Business People Icons

Business People Icons

retention of minorities and women.

Are all of these efforts working? In terms of increasing demographic diversity, the answer appears to be not really. The most commonly used diversity programs do little to increase representation of minorities and women. A longitudinal study of over 700 U.S. companies found that implementing diversity training programs has little positive effect and may even decrease representation of black women.

Most people assume that diversity policies make companies fairer for women and minorities, though the data suggest otherwise. Even when there is clear evidence of discrimination at a company, the presence of a diversity policy leads people to discount claims of unfair treatment. In previous research, we’ve found that this is especially true for members of dominant groups and those who tend to believe that the system is generally fair.

All this has a real effect in court. In a 2011 Supreme Court class action case, Walmart successfully used the mere presence of its anti-discrimination policy to defend itself against allegations of gender discrimination. And Walmart isn’t alone: the “diversity defense” often succeeds, making organizations less accountable for discriminatory practices.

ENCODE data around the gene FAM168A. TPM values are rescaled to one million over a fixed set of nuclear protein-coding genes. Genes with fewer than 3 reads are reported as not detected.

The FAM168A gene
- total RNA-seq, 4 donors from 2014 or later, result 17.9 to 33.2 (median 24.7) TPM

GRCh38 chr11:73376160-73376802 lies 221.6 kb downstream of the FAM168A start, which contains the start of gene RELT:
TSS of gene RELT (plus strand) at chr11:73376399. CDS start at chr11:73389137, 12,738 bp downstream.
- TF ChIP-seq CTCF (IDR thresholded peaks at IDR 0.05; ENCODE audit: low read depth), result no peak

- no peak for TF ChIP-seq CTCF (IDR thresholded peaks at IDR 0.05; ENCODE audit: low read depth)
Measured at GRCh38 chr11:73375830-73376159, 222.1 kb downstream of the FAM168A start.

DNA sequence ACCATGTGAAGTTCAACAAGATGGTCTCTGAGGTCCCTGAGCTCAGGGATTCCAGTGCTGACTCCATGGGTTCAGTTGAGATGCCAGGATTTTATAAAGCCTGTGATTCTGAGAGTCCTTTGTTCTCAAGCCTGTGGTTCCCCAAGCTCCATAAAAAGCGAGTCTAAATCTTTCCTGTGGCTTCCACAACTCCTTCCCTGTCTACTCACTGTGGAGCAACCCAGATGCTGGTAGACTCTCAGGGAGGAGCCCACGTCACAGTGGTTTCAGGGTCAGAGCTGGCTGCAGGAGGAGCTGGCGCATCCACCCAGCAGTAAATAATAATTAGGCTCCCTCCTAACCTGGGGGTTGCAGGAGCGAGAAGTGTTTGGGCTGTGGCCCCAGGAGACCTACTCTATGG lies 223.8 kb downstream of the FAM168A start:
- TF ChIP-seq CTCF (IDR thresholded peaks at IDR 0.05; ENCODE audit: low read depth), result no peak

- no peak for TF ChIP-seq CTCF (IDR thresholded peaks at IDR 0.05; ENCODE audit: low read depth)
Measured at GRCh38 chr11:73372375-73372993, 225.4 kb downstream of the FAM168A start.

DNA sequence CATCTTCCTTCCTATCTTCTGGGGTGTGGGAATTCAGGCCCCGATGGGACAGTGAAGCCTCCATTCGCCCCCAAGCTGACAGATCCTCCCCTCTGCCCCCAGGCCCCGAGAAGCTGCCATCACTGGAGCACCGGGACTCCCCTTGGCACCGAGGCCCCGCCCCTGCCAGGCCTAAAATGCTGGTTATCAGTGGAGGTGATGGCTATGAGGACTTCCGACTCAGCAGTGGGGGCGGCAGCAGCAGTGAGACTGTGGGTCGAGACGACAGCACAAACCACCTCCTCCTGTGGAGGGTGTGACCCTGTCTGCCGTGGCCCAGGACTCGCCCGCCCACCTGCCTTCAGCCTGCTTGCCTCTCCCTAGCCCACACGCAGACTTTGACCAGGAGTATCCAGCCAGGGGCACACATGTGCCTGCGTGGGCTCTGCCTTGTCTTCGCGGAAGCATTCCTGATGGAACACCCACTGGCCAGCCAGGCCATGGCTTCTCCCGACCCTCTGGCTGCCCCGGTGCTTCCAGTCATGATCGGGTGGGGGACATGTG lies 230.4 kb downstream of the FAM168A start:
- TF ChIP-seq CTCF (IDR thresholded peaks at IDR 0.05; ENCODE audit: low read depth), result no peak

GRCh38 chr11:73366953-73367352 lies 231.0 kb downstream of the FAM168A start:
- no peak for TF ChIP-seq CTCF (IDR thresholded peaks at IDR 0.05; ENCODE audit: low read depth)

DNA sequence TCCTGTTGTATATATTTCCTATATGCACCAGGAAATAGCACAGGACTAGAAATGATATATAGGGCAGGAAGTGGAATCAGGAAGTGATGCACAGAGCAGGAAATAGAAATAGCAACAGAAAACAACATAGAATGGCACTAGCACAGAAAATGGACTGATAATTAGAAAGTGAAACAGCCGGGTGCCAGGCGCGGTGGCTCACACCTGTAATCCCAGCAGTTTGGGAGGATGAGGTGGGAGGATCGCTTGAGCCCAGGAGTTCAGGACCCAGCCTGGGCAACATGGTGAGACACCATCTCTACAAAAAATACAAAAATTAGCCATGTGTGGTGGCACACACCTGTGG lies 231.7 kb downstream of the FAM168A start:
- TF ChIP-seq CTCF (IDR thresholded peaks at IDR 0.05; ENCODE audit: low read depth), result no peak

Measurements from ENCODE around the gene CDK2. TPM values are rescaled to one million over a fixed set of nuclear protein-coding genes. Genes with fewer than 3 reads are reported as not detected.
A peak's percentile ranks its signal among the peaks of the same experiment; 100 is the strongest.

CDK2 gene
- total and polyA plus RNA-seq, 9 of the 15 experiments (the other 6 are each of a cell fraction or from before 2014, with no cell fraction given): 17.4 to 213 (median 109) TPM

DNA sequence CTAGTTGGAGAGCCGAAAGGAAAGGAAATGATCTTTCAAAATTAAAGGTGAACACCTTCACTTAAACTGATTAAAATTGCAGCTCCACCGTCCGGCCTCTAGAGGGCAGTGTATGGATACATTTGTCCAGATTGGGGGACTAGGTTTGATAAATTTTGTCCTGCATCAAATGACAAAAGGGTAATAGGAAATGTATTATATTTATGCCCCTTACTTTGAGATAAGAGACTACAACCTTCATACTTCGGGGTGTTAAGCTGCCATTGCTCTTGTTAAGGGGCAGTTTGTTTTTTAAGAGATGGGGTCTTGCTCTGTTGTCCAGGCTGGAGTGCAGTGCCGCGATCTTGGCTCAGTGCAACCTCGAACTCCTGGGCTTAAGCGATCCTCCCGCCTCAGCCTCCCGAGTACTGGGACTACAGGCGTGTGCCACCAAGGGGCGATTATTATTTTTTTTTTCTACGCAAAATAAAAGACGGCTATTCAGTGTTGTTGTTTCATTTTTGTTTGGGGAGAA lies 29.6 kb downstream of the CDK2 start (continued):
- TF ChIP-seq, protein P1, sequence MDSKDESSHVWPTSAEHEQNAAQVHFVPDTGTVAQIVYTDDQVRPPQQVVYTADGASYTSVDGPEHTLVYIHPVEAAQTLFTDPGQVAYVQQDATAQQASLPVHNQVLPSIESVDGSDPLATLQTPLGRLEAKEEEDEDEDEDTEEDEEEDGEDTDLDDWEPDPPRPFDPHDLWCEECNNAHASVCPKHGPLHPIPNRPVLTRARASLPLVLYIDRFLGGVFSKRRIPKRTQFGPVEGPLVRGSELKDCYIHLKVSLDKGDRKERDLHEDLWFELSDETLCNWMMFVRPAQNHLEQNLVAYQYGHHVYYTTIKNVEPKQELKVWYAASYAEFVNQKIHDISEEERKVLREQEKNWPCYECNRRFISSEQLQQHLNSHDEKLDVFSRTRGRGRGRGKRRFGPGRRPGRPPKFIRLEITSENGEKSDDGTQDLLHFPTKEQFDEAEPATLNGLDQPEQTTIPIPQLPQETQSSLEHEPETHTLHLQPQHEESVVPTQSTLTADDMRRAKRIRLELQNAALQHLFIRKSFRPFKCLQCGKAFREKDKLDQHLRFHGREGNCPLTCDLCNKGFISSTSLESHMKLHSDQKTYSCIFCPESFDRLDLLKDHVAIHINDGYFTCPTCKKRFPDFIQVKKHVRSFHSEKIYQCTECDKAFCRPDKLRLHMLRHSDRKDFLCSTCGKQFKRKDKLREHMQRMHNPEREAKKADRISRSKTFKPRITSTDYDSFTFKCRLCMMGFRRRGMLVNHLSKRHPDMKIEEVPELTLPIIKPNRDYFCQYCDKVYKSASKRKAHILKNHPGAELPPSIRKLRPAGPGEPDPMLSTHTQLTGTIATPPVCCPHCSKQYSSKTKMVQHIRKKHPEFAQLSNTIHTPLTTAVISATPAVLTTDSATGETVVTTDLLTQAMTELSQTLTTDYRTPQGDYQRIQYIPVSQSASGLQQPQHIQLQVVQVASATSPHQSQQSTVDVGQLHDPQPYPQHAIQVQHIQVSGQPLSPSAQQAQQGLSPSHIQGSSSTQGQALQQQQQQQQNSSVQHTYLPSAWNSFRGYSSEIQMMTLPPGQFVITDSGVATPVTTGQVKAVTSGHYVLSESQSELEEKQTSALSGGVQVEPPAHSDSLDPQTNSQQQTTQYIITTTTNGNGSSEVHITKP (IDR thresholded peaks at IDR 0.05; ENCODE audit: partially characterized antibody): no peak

There’s another way the rhetoric of diversity can result in inaccurate and counterproductive beliefs. In a recent experiment, we found evidence that it not only makes white men believe that women and minorities are being treated fairly — whether that’s true or not — it also makes them more likely to believe that they themselves are being treated unfairly…

The implications of this study are troubling for the ways we currently attempt to manage diversity and foster inclusion in our organizations. Groups that typically occupy positions of power may feel alienated and vulnerable when their company claims to value diversity. This may be one explanation for the lackluster success of most diversity management attempts: when people feel threatened, they may resist efforts to make the workplace more inclusive.diversity2

So what can managers do? First, they must appreciate the potential effect of diversity messages on groups that have traditionally been favored in organizations. Of course, this isn’t to say that managers should avoid discussions about or efforts to increase diversity in order to spare the feelings of their white male employees. However, managers committed to fostering a diverse workplace may need to spend a bit more time crafting messages and designing programs that are more effective because they come across as more inclusive.